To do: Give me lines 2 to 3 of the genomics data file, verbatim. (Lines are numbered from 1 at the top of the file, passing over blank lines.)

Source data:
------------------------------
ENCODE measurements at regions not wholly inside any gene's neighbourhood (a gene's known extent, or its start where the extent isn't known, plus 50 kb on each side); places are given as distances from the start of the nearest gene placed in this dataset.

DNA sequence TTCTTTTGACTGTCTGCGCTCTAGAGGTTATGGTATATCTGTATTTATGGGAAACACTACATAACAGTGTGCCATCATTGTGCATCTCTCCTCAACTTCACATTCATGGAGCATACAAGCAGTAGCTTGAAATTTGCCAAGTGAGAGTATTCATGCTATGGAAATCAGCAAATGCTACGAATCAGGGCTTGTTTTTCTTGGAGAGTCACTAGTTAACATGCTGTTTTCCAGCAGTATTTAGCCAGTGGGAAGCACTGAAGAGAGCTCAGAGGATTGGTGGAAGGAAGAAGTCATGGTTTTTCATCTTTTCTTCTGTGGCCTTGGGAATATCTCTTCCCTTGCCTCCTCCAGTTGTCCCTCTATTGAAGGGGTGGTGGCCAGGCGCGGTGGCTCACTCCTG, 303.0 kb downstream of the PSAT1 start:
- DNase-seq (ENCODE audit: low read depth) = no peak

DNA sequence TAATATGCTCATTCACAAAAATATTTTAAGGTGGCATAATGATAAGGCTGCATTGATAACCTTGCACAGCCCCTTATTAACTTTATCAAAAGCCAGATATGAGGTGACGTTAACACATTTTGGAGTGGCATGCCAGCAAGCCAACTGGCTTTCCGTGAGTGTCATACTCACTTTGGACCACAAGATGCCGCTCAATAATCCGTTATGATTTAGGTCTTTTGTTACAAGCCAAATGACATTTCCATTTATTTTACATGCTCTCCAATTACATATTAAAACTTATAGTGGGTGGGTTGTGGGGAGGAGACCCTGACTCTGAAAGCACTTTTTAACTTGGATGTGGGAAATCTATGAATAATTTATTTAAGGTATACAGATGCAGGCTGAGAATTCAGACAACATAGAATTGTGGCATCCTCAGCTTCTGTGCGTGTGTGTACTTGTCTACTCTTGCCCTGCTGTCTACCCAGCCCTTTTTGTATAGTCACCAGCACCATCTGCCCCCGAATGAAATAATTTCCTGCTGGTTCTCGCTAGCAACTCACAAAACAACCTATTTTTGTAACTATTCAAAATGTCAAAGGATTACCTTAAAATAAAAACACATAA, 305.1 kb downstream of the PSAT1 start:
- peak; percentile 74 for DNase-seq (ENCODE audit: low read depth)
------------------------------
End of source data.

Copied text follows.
DNA sequence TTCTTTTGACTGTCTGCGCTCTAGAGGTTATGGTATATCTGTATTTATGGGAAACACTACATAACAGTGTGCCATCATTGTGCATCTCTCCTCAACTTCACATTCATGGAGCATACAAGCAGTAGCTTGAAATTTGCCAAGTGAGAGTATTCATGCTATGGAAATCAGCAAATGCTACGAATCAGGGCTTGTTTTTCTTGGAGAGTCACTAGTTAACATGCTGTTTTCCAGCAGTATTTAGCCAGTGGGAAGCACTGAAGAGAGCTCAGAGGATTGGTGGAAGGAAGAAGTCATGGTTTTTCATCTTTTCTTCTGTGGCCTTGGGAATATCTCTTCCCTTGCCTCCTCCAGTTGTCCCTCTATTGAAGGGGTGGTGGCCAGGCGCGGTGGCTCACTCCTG, 303.0 kb downstream of the PSAT1 start:
- DNase-seq (ENCODE audit: low read depth) = no peak